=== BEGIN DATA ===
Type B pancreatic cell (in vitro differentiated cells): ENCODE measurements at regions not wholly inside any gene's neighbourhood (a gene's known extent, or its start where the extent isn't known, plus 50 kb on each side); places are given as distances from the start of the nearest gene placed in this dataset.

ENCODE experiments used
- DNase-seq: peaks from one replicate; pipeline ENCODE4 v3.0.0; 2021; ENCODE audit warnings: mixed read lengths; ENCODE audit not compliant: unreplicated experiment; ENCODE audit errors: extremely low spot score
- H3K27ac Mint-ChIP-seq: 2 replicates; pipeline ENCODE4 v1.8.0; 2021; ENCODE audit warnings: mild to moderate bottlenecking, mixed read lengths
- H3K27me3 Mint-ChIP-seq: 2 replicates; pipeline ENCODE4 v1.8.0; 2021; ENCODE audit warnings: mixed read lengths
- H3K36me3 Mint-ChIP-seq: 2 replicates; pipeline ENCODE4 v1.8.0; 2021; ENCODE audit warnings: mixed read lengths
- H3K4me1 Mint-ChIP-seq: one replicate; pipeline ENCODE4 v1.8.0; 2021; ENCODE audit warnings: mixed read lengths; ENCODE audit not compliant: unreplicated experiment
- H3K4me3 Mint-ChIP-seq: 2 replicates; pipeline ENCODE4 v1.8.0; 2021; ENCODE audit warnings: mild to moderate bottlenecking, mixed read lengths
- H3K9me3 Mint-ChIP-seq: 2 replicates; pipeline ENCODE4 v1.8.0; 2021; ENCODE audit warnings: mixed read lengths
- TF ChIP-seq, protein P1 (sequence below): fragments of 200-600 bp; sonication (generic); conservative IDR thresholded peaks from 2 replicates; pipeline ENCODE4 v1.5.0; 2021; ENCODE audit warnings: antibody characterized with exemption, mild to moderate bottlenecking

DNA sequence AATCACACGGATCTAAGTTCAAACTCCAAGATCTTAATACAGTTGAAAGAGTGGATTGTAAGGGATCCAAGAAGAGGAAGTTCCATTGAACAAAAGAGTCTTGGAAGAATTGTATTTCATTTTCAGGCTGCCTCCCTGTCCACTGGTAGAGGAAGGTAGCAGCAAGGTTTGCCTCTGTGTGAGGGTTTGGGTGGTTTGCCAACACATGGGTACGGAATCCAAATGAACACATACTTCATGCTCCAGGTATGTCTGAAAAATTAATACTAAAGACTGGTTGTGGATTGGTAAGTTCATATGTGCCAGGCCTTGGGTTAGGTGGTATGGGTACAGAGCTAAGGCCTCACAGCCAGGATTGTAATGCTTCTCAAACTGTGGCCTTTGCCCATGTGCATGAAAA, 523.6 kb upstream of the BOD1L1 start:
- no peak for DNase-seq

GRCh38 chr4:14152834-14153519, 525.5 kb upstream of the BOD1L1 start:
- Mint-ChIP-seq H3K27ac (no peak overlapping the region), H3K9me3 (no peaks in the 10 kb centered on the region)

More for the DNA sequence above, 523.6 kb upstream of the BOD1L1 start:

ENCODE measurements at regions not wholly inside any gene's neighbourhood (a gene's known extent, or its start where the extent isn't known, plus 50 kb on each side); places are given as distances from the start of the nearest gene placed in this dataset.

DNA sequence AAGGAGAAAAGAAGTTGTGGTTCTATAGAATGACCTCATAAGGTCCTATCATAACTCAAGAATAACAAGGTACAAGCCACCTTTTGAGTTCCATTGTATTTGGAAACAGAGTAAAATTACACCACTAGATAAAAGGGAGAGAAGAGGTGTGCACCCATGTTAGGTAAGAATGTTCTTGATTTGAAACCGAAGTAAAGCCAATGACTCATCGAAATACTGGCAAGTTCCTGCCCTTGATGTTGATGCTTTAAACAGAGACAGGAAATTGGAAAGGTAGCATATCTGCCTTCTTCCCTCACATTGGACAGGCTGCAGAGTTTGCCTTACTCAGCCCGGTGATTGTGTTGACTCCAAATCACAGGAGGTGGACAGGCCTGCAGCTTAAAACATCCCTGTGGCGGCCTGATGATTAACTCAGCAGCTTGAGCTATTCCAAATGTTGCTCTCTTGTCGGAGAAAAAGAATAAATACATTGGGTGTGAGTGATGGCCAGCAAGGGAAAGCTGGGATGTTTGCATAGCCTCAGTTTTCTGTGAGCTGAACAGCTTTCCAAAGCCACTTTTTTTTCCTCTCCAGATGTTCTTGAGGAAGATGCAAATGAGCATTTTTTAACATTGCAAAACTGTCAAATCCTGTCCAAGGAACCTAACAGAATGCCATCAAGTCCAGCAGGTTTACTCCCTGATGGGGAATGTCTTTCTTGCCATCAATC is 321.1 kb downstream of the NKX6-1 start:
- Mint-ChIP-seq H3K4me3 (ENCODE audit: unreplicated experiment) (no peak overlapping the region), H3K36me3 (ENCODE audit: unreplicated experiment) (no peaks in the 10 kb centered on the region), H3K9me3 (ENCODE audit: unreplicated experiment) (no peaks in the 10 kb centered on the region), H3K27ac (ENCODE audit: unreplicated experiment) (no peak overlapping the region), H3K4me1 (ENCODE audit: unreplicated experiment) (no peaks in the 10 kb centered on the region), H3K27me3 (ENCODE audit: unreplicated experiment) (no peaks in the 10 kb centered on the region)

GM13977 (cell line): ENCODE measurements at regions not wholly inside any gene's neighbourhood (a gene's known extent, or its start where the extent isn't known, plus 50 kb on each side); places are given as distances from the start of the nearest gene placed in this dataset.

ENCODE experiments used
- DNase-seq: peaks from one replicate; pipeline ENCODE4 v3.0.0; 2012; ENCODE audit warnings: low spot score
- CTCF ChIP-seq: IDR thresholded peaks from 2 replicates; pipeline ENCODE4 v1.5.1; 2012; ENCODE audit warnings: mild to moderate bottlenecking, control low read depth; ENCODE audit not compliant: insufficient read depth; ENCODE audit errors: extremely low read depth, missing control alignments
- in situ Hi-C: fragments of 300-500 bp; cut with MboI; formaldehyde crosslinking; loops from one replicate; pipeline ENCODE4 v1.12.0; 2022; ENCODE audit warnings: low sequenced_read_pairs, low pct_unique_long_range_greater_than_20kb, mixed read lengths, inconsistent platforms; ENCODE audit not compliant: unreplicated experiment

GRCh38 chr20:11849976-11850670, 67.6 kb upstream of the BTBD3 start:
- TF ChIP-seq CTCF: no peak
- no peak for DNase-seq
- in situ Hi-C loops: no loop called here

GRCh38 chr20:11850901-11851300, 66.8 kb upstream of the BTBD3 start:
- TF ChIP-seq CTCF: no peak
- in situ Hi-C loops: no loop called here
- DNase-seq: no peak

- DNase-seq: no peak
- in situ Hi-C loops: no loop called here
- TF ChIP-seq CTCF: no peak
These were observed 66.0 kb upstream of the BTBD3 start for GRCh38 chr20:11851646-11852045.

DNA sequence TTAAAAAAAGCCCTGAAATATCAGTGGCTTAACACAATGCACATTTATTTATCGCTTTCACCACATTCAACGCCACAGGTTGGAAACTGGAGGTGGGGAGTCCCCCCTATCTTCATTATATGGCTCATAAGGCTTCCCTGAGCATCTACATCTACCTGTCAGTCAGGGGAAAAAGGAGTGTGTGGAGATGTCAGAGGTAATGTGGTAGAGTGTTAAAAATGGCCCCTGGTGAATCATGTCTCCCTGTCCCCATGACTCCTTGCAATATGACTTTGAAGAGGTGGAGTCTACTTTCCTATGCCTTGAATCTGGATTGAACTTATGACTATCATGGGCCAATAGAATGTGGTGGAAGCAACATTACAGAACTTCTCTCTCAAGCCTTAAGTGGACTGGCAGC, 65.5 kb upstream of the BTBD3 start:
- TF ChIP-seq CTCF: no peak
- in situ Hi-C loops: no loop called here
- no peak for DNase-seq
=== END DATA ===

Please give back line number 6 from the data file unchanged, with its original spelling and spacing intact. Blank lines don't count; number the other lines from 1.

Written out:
- H3K36me3 Mint-ChIP-seq: 2 replicates; pipeline ENCODE4 v1.8.0; 2021; ENCODE audit warnings: mixed read lengths